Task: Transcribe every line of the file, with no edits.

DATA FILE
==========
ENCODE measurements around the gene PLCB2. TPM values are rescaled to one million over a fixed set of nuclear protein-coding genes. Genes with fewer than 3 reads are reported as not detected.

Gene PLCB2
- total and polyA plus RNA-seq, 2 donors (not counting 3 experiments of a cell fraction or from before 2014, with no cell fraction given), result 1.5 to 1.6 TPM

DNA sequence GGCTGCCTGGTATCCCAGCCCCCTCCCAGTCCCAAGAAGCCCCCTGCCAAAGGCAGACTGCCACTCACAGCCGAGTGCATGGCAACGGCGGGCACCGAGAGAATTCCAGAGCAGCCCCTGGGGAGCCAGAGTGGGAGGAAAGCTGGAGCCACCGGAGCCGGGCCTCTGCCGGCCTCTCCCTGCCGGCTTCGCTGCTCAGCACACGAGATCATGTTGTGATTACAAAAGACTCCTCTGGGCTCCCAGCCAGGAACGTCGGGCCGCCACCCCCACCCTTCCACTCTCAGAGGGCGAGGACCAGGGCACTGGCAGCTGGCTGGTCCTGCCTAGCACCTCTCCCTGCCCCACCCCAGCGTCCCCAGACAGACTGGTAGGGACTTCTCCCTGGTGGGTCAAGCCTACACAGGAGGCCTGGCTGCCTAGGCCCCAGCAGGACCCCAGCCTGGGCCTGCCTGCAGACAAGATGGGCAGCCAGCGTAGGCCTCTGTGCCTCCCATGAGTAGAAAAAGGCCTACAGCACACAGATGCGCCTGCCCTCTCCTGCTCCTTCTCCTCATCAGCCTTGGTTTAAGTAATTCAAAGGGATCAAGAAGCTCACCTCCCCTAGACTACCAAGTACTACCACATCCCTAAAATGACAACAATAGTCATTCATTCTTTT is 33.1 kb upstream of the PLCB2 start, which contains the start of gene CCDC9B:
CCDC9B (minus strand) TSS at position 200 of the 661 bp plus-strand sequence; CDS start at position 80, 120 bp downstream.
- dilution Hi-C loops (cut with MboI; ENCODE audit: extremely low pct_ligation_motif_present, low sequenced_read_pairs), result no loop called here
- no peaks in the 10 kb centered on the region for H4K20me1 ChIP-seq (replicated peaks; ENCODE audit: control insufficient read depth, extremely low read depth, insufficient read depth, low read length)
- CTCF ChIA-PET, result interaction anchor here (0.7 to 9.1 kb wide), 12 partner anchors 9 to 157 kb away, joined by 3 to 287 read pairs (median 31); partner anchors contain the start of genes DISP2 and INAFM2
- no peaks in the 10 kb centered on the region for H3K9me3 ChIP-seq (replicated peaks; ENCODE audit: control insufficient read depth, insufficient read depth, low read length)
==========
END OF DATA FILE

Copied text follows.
ENCODE measurements around the gene PLCB2. TPM values are rescaled to one million over a fixed set of nuclear protein-coding genes. Genes with fewer than 3 reads are reported as not detected.

Gene PLCB2
- total and polyA plus RNA-seq, 2 donors (not counting 3 experiments of a cell fraction or from before 2014, with no cell fraction given), result 1.5 to 1.6 TPM

DNA sequence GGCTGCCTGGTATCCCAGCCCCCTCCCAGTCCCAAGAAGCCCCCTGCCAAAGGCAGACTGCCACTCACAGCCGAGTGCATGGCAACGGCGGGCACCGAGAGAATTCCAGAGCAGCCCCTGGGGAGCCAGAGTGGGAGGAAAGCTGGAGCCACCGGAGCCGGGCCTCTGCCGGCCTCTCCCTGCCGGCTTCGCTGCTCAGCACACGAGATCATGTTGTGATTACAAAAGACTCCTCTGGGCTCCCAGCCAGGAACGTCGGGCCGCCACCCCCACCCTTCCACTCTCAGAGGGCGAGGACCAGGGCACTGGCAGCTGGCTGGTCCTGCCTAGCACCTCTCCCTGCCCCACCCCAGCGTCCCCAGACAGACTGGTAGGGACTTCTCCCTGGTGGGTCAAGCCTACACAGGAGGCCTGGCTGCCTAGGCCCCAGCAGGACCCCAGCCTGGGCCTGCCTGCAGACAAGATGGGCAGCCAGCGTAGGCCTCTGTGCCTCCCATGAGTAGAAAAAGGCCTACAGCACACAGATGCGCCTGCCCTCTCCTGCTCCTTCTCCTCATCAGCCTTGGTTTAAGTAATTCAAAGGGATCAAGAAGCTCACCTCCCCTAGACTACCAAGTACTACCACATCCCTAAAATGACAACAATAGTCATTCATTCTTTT is 33.1 kb upstream of the PLCB2 start, which contains the start of gene CCDC9B:
CCDC9B (minus strand) TSS at position 200 of the 661 bp plus-strand sequence; CDS start at position 80, 120 bp downstream.
- dilution Hi-C loops (cut with MboI; ENCODE audit: extremely low pct_ligation_motif_present, low sequenced_read_pairs), result no loop called here
- no peaks in the 10 kb centered on the region for H4K20me1 ChIP-seq (replicated peaks; ENCODE audit: control insufficient read depth, extremely low read depth, insufficient read depth, low read length)
- CTCF ChIA-PET, result interaction anchor here (0.7 to 9.1 kb wide), 12 partner anchors 9 to 157 kb away, joined by 3 to 287 read pairs (median 31); partner anchors contain the start of genes DISP2 and INAFM2
- no peaks in the 10 kb centered on the region for H3K9me3 ChIP-seq (replicated peaks; ENCODE audit: control insufficient read depth, insufficient read depth, low read length)